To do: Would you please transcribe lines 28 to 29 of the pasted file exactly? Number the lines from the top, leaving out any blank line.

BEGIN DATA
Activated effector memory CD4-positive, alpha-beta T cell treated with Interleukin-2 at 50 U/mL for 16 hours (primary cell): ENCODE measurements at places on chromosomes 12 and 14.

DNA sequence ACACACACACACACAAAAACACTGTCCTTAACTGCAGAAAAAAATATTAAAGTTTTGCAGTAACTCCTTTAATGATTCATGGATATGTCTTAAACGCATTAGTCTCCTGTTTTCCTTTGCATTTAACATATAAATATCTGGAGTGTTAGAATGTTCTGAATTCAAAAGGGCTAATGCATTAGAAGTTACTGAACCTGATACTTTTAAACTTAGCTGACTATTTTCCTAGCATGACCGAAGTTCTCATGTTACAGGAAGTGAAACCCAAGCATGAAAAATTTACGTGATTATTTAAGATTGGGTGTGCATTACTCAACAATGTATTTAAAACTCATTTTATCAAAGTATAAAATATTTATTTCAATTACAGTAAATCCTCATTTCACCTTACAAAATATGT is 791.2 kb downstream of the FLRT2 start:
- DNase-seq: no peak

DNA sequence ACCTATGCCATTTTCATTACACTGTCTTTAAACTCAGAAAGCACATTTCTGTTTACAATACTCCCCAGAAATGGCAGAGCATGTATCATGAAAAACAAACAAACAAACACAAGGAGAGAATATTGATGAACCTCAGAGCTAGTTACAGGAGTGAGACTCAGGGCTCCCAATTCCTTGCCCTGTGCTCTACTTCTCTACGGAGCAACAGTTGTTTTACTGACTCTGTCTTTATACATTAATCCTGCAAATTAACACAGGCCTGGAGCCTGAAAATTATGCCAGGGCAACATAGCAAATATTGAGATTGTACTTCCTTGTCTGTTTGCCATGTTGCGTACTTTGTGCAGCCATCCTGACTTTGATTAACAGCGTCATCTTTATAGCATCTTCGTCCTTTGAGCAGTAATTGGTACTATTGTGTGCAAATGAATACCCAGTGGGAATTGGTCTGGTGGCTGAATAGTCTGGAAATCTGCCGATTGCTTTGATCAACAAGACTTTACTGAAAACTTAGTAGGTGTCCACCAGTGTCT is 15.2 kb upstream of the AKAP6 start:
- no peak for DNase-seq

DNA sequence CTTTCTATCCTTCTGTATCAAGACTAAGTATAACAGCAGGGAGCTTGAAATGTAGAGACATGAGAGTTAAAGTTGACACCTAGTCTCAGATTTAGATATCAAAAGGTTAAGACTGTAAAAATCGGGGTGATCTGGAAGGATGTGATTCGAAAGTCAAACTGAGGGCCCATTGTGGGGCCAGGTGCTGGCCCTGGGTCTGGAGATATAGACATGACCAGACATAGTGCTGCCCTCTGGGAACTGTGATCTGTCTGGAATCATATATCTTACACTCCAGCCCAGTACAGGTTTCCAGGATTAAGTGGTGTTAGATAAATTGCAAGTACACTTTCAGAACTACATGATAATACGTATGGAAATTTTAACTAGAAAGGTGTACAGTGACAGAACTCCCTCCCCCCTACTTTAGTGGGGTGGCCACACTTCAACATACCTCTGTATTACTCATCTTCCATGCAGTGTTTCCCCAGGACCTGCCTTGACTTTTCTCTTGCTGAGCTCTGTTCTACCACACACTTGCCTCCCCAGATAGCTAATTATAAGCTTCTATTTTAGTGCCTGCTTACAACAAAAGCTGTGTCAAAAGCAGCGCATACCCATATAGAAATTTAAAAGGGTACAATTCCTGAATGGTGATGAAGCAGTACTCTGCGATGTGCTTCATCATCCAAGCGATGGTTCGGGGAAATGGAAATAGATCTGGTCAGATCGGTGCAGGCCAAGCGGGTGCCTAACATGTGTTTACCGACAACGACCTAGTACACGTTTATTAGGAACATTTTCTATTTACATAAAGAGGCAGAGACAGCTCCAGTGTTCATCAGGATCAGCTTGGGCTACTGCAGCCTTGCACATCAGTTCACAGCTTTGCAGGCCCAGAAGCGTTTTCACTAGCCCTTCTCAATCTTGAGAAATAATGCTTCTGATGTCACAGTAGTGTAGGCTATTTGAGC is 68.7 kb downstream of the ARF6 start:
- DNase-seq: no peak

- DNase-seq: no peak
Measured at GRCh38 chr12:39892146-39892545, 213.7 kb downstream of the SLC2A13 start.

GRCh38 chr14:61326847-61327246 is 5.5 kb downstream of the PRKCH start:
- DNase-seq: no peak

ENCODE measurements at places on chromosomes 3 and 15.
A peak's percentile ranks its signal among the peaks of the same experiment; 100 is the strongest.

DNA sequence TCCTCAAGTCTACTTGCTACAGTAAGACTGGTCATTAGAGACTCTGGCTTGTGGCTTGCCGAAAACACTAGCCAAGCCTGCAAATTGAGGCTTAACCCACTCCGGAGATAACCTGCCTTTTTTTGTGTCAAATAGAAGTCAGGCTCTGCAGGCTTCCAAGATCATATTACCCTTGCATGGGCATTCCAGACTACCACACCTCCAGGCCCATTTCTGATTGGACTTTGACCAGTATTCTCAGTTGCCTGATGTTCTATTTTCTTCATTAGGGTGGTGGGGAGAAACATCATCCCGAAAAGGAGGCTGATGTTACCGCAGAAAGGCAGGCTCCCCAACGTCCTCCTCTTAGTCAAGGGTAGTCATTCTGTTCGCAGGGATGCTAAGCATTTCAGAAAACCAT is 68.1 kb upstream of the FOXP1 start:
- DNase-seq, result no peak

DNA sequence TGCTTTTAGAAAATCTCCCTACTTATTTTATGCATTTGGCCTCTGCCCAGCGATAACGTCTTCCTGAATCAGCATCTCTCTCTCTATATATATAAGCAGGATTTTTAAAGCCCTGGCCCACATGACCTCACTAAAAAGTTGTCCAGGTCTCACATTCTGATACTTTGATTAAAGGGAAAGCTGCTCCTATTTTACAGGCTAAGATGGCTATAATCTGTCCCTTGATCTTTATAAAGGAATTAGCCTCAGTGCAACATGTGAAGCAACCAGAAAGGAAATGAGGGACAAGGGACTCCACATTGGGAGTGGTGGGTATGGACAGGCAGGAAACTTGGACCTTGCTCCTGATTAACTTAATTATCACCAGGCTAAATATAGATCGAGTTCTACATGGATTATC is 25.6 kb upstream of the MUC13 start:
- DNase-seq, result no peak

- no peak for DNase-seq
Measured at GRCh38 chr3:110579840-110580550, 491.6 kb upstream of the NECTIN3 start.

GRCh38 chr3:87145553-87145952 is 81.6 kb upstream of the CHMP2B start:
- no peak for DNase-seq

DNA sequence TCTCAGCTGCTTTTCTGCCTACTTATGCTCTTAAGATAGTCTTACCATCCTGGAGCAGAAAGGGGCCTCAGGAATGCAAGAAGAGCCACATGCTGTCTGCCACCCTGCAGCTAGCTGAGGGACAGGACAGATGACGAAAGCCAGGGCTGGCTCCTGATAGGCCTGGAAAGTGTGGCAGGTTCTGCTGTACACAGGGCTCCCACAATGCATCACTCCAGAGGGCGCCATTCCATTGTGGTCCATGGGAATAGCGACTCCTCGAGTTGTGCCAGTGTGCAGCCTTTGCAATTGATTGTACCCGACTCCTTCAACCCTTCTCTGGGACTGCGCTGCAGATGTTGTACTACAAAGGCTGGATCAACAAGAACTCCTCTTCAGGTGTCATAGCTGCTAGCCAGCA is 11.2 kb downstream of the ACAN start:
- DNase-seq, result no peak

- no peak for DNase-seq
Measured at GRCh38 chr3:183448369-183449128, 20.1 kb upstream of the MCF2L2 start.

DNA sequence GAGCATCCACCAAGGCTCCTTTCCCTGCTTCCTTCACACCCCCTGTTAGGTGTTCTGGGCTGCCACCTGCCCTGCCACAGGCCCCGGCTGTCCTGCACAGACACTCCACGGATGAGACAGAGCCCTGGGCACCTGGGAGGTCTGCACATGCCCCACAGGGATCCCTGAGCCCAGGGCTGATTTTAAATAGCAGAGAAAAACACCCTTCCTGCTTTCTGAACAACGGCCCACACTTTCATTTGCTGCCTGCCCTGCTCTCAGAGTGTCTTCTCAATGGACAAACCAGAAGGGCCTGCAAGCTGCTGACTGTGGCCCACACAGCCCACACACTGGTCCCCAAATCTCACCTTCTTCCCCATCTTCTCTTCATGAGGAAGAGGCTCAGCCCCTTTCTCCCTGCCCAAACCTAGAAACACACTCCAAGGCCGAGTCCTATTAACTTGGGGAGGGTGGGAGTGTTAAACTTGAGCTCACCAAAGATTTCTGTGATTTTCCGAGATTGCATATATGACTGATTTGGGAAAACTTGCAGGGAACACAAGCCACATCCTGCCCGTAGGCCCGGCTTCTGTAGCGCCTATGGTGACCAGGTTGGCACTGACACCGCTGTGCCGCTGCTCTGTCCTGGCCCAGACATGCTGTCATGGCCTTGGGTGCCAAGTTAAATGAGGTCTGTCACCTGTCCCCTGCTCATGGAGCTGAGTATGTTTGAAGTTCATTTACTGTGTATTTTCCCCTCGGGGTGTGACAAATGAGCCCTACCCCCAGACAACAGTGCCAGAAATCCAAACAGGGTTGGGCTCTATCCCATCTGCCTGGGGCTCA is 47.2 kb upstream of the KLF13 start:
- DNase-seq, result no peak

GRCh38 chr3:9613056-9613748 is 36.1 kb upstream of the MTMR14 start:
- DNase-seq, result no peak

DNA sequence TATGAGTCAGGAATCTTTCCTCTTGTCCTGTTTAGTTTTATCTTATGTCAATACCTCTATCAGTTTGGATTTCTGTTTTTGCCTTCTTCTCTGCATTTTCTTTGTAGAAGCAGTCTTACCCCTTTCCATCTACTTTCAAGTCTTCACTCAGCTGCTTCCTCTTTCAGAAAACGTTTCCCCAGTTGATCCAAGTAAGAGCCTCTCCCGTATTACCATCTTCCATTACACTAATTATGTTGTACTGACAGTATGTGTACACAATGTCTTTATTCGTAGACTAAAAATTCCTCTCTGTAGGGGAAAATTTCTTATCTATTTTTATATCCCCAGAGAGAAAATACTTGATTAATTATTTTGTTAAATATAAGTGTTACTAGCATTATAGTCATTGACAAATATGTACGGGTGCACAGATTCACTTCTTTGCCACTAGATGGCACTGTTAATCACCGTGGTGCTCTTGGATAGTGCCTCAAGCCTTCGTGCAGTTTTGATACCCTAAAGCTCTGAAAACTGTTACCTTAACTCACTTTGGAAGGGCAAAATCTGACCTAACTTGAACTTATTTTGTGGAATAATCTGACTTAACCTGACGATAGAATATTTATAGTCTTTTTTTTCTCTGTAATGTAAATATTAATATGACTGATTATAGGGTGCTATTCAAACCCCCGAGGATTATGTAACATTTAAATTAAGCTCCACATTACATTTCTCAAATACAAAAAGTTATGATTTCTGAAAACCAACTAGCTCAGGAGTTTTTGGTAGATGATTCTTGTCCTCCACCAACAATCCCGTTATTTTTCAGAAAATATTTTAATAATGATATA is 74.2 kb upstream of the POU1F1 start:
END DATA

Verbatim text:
GRCh38 chr3:9613056-9613748 is 36.1 kb upstream of the MTMR14 start:
- DNase-seq, result no peak